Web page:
This Ekadashi cleanses one from all sins drawing people from their materialistic path onto the spiritual and Godward path and was related to Yudhishtira by Lord Krishna. It is specially observed for good health and to get rid of various diseases and ailments. Legend states that Kubera was the ruler of Alakapuri. He was the official treasurer of the Gods and was a staunch devotee of Lord Shiva. He had a gardener who was a Yaksha named Hemamali who adored his wife Swarupavati and was greatly attracted by her beauty. Hemamali’s daily duty consisted of collecting flowers from the Manasarovar lake for Kubera to perform his Shiva puja. One day, totally absorbed in his thoughts about his wife Hemamali forgot to collect flowers. Wondering at the delay Kubera summoned him and cursed him on knowing the reason. As a result of the curse, Hemamali contracted leprosy and was expelled from the palace. He then wandered in dense forests but kept his mind firmly entrenched on Lord Shiva until he came into contact with Rishi Markandeya. On hearing his plight the sage was deeply moved and advised him to observe the Yogini Ekadashi Vrata. Hemamali observed the Vrata with great faih and dedication and regained his former healthy body without disease. He was reunited with his wife and was relieved of all his sufferings.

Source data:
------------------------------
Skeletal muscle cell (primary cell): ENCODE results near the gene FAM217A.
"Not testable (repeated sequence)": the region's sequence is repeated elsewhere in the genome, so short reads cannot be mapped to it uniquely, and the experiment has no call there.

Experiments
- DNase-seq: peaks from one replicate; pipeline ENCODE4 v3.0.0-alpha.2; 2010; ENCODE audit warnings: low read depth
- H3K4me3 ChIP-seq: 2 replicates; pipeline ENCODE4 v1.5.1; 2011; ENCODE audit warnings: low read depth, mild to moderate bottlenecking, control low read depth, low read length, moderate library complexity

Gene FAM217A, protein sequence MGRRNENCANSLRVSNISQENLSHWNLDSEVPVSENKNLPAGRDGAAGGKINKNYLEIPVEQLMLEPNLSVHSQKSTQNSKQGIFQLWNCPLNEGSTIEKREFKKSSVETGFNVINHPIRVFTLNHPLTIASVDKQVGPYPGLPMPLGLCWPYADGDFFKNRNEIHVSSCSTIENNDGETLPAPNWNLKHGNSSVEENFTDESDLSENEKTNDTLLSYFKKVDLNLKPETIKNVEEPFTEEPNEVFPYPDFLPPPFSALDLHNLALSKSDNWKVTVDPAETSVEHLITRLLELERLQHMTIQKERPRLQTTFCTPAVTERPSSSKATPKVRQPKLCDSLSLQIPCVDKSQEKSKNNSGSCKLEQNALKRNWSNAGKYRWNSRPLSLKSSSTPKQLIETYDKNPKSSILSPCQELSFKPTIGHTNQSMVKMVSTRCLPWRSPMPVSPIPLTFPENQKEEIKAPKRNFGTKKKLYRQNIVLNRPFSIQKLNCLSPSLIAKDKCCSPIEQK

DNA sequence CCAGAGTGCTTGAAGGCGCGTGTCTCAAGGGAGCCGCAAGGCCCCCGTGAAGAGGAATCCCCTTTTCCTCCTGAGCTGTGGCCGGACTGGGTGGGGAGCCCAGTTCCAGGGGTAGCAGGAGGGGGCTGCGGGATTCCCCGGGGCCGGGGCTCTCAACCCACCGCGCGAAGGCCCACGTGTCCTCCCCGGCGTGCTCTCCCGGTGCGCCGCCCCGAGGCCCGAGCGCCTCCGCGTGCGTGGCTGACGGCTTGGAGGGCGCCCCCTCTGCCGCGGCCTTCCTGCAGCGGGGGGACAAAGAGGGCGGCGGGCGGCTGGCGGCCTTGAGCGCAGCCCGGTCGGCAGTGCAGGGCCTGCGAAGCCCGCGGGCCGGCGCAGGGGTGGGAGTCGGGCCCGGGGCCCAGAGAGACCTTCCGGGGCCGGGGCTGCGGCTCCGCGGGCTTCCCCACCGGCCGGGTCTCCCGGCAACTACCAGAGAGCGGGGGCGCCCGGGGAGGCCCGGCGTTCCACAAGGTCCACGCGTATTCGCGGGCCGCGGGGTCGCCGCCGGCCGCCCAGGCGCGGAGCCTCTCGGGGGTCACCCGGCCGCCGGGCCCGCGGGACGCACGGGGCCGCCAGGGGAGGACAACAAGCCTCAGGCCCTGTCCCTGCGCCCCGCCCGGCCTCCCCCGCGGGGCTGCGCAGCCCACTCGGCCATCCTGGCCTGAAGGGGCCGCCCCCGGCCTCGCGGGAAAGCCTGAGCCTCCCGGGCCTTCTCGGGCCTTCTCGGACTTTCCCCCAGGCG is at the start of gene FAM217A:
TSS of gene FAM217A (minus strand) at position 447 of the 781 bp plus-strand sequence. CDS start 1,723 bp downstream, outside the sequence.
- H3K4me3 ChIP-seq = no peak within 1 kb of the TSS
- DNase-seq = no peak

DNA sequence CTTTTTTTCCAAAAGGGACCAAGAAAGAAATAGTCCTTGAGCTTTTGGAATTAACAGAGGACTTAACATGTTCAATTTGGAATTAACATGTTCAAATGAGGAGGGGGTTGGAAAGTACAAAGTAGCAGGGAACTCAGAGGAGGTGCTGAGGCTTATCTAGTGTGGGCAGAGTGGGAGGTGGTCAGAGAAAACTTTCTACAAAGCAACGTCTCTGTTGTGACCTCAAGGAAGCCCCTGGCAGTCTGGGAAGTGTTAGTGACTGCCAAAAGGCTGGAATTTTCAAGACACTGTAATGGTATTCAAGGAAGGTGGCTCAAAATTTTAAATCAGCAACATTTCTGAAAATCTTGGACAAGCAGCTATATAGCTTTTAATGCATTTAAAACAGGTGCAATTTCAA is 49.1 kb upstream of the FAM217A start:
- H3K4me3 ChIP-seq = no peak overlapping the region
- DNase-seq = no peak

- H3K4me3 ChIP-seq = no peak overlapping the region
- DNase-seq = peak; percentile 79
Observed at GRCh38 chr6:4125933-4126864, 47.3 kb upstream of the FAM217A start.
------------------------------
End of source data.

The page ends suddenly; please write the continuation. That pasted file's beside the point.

8. Shayani Ekadashi

This legend is also referred to as Devshayani or Ashadi Ekadashi and was narrated by Lord Brahma to Sage Narada. Observance of this Ekadashi Vrata was said to fulfil all desires and remove all sins. According to the legend in the Sathya Yuga there lived a saintly King who was generous and compassionate.  Once, his kingdom suffered from a severe drought which caused great hardship to his subjects. He then approached the great Sage Angira. Sage Angira said that in the Sathya Yuga even a small sin caused great repercussions. He said that an unworthy but innocent person was performing penances and worship in the Kingdom and was the reason for the drought affecting his people. He asked the King and his subjects to observe the Ekadashi Vrata on Shayani Ekadashi day. The King followed the instructions with steadfast faith and devotion and the kingdom was relieved of the problem. All were happy and the Kingdom attained peace and prosperity. The method of observing the Shayani Ekadashi day is similar to that observed on the normal Ekadashi day of prayer and fasting.